The NFL certainly has an excellent weekend of football. This weekend’s conference championship games likely feature the best four teams all season, based on how each team has 12-plus wins.
This is just the sixth time in NFL history that all four conference championship teams have won more than 12 games in the regular season, the first time since the 2015 season and just the third time since 1998. First time since 1996 , and all four quarterbacks starting in the conference championship games will be under the age of 28.
Two teams are on streaks of more than 10 wins (San Francisco 49ers and Cincinnati Bengals), while the other two teams have more than 14 wins (Philadelphia Eagles and Kansas City Chiefs). The matchups could go either way, and each of the four potential Super Bowl matchups will feature worthy opponents.
So who will represent the AFC and NFC in the Super Bowl? Both title games are evenly matched, but there are some mismatches that could give certain teams the edge on Sunday. Here are the six biggest mismatches on Championship Sunday, starting at the bottom and working our way up to No.1.
6. Chiefs vs. Bengals in the fourth quarter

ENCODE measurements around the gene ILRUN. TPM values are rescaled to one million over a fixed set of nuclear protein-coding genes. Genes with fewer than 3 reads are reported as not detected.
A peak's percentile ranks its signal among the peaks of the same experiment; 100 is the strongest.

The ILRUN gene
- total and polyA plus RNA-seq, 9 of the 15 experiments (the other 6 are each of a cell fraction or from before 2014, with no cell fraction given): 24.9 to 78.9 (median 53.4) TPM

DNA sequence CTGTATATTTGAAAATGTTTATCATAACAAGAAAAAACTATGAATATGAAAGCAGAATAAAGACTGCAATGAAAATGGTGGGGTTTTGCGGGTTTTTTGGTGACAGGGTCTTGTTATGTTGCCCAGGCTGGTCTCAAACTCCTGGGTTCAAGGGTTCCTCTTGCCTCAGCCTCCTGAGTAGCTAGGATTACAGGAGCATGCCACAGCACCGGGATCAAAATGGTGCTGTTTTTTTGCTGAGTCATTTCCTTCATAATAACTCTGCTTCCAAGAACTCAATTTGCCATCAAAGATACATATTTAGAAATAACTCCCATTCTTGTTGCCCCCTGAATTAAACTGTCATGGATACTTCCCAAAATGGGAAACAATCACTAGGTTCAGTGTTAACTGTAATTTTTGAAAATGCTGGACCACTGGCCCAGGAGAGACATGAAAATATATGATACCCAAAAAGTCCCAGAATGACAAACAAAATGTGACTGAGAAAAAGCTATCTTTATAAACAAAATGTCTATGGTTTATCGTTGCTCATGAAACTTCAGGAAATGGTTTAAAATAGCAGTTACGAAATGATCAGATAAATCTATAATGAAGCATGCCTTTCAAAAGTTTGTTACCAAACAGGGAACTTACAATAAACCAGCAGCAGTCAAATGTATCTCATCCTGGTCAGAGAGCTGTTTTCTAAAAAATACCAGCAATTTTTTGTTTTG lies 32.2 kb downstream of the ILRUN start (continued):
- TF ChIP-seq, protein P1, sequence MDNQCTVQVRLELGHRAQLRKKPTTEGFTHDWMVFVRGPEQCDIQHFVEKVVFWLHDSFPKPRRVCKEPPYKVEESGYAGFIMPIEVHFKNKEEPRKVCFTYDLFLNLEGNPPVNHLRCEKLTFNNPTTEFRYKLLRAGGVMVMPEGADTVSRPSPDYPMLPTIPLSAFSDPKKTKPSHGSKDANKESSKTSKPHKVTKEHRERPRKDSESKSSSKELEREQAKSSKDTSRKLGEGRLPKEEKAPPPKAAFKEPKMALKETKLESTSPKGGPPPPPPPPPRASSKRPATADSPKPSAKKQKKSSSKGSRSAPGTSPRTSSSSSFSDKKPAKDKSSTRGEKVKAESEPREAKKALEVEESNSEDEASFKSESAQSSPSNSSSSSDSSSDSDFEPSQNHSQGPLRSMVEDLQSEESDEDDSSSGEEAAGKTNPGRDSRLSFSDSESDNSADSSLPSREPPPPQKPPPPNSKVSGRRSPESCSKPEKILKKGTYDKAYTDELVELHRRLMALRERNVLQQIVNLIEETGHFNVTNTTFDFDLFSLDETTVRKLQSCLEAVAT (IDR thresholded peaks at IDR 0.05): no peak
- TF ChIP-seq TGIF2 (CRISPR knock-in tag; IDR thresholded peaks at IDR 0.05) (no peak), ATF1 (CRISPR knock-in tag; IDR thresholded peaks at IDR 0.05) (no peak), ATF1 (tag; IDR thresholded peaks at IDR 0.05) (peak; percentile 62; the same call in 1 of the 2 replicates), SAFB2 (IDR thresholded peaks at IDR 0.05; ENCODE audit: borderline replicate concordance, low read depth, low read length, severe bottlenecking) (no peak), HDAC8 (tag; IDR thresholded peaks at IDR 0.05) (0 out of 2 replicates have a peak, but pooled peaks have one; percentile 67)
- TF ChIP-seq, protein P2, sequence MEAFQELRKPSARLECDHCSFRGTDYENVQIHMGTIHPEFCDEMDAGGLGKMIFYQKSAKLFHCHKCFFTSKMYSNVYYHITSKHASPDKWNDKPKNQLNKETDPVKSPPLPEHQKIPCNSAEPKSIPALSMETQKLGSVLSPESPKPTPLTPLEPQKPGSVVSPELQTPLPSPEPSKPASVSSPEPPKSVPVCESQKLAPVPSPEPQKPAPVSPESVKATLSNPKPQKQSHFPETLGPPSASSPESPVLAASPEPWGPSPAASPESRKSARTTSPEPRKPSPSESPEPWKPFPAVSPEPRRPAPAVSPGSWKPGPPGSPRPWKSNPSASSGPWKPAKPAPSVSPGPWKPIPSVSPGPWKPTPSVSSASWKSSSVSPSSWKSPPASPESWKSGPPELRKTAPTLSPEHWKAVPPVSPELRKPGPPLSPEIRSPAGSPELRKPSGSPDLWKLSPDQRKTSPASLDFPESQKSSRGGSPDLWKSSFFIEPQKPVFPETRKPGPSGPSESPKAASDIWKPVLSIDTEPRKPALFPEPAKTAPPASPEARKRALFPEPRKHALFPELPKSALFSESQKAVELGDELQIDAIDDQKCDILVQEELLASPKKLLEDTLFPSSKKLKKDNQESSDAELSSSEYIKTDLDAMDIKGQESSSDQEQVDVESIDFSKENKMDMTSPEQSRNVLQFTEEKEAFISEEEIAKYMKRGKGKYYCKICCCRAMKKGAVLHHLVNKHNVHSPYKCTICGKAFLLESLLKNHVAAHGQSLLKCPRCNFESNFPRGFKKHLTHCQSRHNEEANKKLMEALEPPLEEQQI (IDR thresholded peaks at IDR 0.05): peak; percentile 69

The Chiefs have lost their last three games with the Bengals by a combined nine points. Kansas City lost by three in each game, leading in every fourth quarter.
The Chiefs were outscored 26-6 in the fourth quarter and overtime of the three games, demonstrating a stark difference between the quarterback’s play late in the games. Joe Burrow has completed 80% of his passes for 257 yards with two touchdowns to one interception in those games (110.7 passer rating), while Patrick Mahomes has completed 71.4% of his passes for 111 yards with no touchdowns to one interception (63.8 rating).
If the Chiefs have a fourth-quarter lead in this game, they’ll be battling their own demons to see if they can hold on to the lead this time around.
Chase had the Chiefs’ number in the three meetings they faced. He had 417 receiving yards in his three games against Kansas City, the most by any player in a three-game stretch against the Chiefs since Lance Alworth from 1965-66.